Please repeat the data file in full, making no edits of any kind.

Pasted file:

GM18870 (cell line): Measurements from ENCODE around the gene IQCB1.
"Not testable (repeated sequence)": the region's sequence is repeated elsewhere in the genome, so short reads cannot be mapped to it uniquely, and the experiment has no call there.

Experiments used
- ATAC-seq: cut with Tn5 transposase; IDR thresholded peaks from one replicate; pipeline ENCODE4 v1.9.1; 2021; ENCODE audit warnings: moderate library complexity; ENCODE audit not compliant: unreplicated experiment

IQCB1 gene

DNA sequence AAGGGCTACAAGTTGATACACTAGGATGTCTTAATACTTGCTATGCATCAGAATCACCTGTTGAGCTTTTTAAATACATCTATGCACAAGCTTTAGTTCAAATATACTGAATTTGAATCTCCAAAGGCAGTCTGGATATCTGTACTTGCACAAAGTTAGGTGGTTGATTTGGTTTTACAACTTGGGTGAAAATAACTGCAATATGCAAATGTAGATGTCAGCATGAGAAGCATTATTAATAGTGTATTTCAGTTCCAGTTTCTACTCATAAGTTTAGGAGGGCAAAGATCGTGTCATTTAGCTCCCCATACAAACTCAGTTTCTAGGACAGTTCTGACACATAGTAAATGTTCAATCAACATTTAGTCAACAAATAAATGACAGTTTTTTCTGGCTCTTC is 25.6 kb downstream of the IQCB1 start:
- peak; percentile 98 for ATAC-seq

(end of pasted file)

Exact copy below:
GM18870 (cell line): Measurements from ENCODE around the gene IQCB1.
"Not testable (repeated sequence)": the region's sequence is repeated elsewhere in the genome, so short reads cannot be mapped to it uniquely, and the experiment has no call there.

Experiments used
- ATAC-seq: cut with Tn5 transposase; IDR thresholded peaks from one replicate; pipeline ENCODE4 v1.9.1; 2021; ENCODE audit warnings: moderate library complexity; ENCODE audit not compliant: unreplicated experiment

IQCB1 gene

DNA sequence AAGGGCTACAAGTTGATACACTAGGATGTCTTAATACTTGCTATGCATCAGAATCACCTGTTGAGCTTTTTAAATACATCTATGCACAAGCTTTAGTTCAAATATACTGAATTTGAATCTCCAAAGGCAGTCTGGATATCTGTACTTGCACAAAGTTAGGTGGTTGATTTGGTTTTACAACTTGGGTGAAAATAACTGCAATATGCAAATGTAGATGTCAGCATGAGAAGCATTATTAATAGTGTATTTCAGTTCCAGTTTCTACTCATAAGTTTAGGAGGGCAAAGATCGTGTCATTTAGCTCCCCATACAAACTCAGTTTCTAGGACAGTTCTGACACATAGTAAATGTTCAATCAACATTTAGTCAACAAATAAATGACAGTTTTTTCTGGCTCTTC is 25.6 kb downstream of the IQCB1 start:
- peak; percentile 98 for ATAC-seq